Search Close Search
Page Menu

Dietary intervention alters the microbiota and its byproducts improving patient’s outcomes

Inflammatory bowel diseases (IBD) are chronic disorders of the gastrointestinal tract that may be caused by inappropriate inflammatory responses to normal intestinal microbes, collectively called microbiome- in a genetically susceptible host. Several genes involved in the body’s immune response seem to predispose for IBD but genes alone can't explain the sharp rise in IBD incidence. Now we are looking at environmental conditions that can promote the development of the disease. Increasing evidence support that IBD patients exhibit an altered microbiome (harmful bacteria outnumbering the beneficial ones), which can be the lost piece of the puzzle. Given the increasing evidence of the role of diet in shaping the microbiome we aim to understand how diet could restore the microbiome in such a way as to reduce disease activity and improve outcomes for patients suffering with IBD.

Inflammatory bowel diseases (IBD) including Crohn’s disease (CD) and ulcerative colitis (UC) are chronic recurrent inflammatory disorders of the intestinal tract that are of unknown etiology. Evidence supports the notion that this disease is an environmentally initiated and immune mediated chronic inflammatory disorder, which develops in genetically susceptible individuals. It has also been documented that IBD may result from an inappropriate inflammatory response to intestinal microbes in a genetically susceptible host. Recently metabolic profiling studies have further shown that in addition to host endogenous metabolites, bacterial byproducts derived from diverse intestinal bacterial communities also play a critical role in evoking immune responses.

Thus, the gut microbiome plays a fundamental role in the balance between health and disease. The microbiome is distinct for each person and its composition is the result of a combination of initial exposure after birth, life events, host genetics, and diet. Recent evidence has shown that diet is crucial for the dynamics of the gut microbiome. These observations present a possible pathway for dietary manipulations of the microbiome to reduce inflammation in IBD. Surprisingly, there are few dietary guidelines to help patients with inflammatory bowel disease cope with debilitating symptoms that include severe abdominal pain and diarrhea. Therefore, we seek to test the hypothesis that specific dietary patterns may significantly alter the microbiome and improve nutrient absorption, which in turn alters the immune response in such a way as to reduce disease activity and improve outcomes for patients suffering with IBD.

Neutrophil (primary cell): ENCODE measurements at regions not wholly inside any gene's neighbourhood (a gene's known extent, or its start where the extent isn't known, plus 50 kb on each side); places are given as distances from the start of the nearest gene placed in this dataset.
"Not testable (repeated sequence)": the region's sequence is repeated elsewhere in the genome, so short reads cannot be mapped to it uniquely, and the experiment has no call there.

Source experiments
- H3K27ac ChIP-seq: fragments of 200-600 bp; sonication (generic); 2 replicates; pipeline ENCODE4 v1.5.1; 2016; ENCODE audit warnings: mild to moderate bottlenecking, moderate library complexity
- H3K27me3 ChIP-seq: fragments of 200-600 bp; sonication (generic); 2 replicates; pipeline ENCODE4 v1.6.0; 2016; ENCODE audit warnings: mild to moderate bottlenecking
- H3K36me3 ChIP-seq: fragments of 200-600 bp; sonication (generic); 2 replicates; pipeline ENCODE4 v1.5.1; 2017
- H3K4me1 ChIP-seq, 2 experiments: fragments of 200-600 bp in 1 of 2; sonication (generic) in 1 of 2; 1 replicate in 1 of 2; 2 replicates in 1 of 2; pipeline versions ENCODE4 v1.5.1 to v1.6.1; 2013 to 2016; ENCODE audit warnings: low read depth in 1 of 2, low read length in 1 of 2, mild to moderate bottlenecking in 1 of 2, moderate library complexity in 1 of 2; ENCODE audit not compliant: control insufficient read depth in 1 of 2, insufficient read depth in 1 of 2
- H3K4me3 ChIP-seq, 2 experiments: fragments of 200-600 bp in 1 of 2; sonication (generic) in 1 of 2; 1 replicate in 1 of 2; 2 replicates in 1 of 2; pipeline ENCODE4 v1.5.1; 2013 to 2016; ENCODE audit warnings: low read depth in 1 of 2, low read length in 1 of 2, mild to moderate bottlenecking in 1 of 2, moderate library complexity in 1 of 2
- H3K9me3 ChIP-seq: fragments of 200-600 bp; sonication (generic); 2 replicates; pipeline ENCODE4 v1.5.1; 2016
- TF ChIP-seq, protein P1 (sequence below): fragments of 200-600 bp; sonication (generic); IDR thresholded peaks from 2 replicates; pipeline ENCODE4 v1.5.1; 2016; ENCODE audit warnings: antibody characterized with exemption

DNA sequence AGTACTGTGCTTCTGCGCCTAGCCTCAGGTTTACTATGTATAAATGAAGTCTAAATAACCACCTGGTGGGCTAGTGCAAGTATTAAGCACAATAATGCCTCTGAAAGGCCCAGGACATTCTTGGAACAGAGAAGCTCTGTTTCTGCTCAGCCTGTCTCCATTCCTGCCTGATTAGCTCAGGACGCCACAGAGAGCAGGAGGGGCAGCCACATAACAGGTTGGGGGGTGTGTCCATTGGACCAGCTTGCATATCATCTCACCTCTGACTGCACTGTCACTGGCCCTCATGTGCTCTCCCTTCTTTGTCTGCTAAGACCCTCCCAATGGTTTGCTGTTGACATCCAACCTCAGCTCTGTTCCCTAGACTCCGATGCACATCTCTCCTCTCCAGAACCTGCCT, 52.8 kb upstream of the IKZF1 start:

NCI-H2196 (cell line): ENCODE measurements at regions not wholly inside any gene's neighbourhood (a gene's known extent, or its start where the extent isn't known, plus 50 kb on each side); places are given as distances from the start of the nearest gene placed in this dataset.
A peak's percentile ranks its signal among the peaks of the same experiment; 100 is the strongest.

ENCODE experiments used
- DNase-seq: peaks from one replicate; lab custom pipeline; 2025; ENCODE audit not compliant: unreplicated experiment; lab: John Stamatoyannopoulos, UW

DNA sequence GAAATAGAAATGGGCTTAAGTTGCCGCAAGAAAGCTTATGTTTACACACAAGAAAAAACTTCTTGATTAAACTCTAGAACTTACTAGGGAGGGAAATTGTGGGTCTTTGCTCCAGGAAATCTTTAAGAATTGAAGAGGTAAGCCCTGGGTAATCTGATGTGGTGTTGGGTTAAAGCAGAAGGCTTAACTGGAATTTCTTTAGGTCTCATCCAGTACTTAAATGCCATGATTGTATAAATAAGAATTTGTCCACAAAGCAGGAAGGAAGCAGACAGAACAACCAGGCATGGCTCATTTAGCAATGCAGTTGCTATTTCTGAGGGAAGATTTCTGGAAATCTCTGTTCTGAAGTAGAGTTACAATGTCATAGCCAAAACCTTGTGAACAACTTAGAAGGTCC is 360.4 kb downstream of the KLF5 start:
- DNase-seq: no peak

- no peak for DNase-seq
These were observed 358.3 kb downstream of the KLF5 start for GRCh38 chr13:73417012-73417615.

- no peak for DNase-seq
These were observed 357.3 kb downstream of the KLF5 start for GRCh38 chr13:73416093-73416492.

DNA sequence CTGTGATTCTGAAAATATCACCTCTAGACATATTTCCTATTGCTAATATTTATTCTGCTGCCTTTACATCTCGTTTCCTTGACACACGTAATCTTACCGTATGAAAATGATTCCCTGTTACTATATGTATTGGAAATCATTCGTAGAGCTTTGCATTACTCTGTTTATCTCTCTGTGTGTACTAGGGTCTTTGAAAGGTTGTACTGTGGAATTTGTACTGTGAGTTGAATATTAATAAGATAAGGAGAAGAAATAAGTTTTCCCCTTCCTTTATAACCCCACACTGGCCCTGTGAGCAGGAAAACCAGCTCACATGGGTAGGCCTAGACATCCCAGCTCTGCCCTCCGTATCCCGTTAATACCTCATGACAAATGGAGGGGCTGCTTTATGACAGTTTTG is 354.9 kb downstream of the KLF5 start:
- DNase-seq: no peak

square mealsPrior investigation of nutritional approaches to treating IBD have been largely limited to the use of enteral and total parenteral nutrition with the aim of providing bowel rest. Dietary whole food recommendations for the two most common IBD manifestations: UC and CD are poorly developed, even though patients often seek for advice with their diet. Thus, our novel approach of a diet that patients can easily follow and its good for the whole family will prepare clinicians for the complex management of patients. This diet is based on a balance of prebiotic and probiotic foods, fatty acids, beneficial nutrients, and avoidance of adverse foods in a phased approach that, in combination, satisfies nutrient requirements. So far, 100% of patients that completed four weeks on the diet were able to downscale their medication regimen as their IBD symptoms such as bowel urgency and frequency, abdominal pain and bloating, and blood in stools were reduced or eliminated.

Our goal is to understand how this diet intervention alter the microbiome, contributing to improved outcomes for patients in two ways: i) increasing nutrient absorption and adequacy, and ii) lessening the underlying immune and inflammatory response caused by commensal microbes in such a way as to reduce disease activity.

Principal investigators: Beth McCormick, Ph.D.; Ana Maldonado-Contreras, Ph.D.; and Barbara Olendzki, RD MPH